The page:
How to Make Furniture From Old Cabinets & Doors

by Paige Turner

During a home or room remodel, you may be left with a number of cabinets and doors that are no longer needed but in otherwise good, usable shape. Rather than sending them off to a salvage yard or the curb, turn those unneeded pieces into new furniture -- you'll save quite a bit of money compared to buying new furniture pieces, plus you'll end up with furnishings far more customized and fitting of your style than the usual run-of-the-mill furniture-store offerings.

Coffee Tables

Doors readily convert into coffee tables, whether the doors originally stood in an entry area or over a tall or wide cabinet such as an armoire. To make a door coffee table, remove hardware, paint the door in a shade that matches your decor, if desired, and attach your choice of short legs, available at home improvement stores. A full-size wood door requires more stable and solid legs than a door off of a cabinet, but results in a larger, durable coffee table. Apply several coats of paint in different colors, with candle wax rubbed on in between, to create a distressed or shabby chic finish. Simply sand corners and edges to reveal other coats of paint beneath, making the door table look old and worn. A glass table top can be used over an ornamental door to create a completely flat surface that's easy to clean.

Desks, Craft and Work Tables

A desk or work table fashioned from a door and two matching cabinets provides ample space to work on projects, as well as storage for school, work or craft supplies. Two small cabinets, such as vanities or kitchen cabinets, provide the "legs" at either end of the table, with lots of storage space inside. Filing cabinets can be used as well. Set a large flat door atop them for the table or desk surface, or add a glass top to make the surface flat if the door is detailed. The door can be made more secure atop the cabinets with L brackets, or leave it loose if you may move the structure to another area. To get the kids involved, encourage them to paint the cabinets or at least pick out colors. Craft stamps dipped in acrylic paint create designs on the drawers or cabinet doors.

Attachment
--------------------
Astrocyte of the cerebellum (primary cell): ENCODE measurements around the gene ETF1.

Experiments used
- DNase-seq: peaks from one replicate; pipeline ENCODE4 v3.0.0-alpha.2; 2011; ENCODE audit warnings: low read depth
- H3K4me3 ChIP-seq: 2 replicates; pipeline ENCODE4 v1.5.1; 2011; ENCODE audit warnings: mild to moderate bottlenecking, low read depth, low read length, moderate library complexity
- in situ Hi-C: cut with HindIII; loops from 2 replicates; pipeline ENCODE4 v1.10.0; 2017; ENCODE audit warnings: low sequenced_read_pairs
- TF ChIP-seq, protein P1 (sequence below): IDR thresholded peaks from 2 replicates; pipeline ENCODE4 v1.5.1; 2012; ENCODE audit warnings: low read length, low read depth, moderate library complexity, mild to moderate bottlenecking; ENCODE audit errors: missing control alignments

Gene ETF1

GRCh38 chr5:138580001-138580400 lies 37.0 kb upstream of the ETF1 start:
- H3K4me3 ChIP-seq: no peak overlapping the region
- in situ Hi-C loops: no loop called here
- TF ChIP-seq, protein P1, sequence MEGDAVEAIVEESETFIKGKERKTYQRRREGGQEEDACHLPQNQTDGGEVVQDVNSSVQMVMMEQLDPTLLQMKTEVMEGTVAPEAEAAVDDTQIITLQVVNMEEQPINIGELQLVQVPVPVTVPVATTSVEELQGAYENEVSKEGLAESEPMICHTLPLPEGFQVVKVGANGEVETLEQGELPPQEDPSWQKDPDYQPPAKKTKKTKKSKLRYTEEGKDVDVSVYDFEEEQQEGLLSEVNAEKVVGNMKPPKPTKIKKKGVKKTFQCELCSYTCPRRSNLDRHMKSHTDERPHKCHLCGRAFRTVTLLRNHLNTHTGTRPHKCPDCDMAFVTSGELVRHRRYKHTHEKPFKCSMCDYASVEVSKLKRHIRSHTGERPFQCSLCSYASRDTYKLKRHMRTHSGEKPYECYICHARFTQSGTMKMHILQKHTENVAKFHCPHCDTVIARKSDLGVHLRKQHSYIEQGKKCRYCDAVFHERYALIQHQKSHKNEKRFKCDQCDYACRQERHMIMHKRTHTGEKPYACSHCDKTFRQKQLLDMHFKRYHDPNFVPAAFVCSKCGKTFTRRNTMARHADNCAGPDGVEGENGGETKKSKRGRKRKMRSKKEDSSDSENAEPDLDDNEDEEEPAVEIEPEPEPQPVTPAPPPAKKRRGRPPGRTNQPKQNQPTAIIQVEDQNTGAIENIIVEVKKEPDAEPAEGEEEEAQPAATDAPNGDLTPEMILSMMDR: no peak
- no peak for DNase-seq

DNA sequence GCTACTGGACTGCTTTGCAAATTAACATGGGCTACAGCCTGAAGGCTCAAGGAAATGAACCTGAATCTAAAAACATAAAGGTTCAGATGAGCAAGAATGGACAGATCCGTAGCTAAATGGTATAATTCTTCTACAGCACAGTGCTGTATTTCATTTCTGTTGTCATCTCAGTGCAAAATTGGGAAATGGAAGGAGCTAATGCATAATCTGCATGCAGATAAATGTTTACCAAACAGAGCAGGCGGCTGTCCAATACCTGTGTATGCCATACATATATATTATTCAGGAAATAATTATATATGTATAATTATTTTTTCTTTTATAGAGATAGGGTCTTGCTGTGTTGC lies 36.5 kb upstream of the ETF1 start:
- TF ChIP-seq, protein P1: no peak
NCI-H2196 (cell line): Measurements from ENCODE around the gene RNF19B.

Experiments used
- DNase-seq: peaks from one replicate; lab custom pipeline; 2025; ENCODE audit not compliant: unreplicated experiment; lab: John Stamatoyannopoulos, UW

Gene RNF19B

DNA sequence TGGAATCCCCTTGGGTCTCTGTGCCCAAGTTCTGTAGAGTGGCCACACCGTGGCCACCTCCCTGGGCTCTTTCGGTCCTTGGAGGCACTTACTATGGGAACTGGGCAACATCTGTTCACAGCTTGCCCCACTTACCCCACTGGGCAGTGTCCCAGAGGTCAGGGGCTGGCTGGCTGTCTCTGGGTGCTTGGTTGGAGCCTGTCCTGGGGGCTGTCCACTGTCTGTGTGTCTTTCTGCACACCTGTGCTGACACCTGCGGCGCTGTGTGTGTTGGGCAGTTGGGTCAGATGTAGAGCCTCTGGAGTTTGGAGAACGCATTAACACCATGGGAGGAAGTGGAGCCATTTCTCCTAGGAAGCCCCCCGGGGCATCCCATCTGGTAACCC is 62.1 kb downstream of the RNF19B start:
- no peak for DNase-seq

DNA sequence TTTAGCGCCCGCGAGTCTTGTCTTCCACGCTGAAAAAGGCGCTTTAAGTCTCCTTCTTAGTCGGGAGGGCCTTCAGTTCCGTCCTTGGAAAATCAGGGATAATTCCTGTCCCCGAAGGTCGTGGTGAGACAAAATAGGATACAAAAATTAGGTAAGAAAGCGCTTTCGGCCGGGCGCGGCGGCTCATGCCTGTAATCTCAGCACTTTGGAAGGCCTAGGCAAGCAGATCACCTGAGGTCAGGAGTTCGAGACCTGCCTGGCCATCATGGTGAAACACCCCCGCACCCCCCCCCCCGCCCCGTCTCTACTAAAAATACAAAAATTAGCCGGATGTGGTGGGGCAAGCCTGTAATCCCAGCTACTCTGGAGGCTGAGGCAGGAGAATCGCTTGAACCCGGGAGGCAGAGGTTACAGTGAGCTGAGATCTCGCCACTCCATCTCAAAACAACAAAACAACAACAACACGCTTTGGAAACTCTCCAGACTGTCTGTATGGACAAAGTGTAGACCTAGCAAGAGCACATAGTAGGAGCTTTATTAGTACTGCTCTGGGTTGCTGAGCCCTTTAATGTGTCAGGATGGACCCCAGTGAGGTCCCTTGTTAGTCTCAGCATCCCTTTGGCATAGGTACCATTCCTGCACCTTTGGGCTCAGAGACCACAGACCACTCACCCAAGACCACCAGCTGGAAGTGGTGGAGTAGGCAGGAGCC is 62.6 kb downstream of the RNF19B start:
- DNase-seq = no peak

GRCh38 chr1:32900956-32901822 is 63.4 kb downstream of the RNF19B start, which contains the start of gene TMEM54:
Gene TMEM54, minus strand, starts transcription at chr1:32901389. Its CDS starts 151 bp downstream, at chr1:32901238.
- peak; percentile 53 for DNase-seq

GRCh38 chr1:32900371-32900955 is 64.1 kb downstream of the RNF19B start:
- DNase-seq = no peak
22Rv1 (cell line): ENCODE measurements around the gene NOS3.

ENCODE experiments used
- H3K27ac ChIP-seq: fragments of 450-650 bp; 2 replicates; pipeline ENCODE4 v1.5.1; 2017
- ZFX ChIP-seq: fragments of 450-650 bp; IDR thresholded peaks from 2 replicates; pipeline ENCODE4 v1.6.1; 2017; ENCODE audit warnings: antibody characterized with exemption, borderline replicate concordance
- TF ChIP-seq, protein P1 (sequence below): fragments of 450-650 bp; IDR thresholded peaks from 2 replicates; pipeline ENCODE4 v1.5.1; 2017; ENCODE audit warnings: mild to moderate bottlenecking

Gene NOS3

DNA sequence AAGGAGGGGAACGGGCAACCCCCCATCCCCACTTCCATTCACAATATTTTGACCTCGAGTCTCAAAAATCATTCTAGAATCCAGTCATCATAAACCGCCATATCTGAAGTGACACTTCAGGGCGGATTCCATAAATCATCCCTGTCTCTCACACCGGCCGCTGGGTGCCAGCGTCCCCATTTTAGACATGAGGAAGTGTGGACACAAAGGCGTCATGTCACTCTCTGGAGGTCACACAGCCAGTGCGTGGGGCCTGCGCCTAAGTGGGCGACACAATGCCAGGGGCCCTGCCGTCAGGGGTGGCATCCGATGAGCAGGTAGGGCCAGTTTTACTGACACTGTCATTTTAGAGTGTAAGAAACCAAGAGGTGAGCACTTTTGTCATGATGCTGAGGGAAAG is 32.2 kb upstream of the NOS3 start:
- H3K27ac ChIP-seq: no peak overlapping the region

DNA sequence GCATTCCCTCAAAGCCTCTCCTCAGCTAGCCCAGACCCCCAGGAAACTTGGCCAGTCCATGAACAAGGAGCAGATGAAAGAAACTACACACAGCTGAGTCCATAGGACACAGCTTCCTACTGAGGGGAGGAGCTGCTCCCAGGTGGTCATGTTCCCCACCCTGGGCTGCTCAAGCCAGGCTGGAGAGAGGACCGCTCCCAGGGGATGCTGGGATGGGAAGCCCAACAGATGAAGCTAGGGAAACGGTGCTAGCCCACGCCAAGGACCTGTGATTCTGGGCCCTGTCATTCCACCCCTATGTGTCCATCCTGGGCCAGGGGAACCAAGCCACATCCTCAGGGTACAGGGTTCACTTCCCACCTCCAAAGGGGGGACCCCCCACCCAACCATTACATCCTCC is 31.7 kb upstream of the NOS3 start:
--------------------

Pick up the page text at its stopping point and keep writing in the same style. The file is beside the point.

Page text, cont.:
Window Seat or Storage Bench

A window seat is one of those furnishings that gives a room added charm and enjoyability; it's a comfy space to read or just relax while looking outside. Turn a long, short cabinet, or a tall cabinet set sideways, into a window seat by adding a top made of plywood, then adding a cushion designed for a lounge chair or porch swing, if you don't want to make your own. Remove the doors from the cabinet if you prefer an open look, placing fabric storage bins or baskets inside as a place to store reading material. A storage bench is made in much the same way and looks best with a finished back side; choose a cabinet that looks good from all sides, or add extra wood to the back and paint the entire structure to make it look cohesive.

Bookcases and Wall Units

Turn a series of old doors, all the same height, into a striking freestanding bookshelf that still shows its original purpose. Line two or 3 doors up next to one another, touching, each painted a different color. Attach shelves to the doors with brackets or by attaching screws through the backs of the doors to support small wood bolsters that hold the shelves up. The shelves and sides can come from scrap wood, pallet wood, actual shelving or a series of salvaged cabinet doors. Scrap cabinets can be used as a base for a home entertainment station that looks built into a nook in the living room or family entertainment room; fill out the extra space with additional shelving or even more cabinets.

About the Author

Paige Turner has been writing and editing professionally since 1989. She won several investigative journalism awards from the Associated Press. Turner has ghostwritten several books and content for A-list musicians' websites. She is equally at home repurposing furniture and found objects into art as she is running non-profit organizations, managing bands and writing about healthy alternatives to household chemicals.

Photo Credits

  • Jupiterimages/Photos.com/Getty Images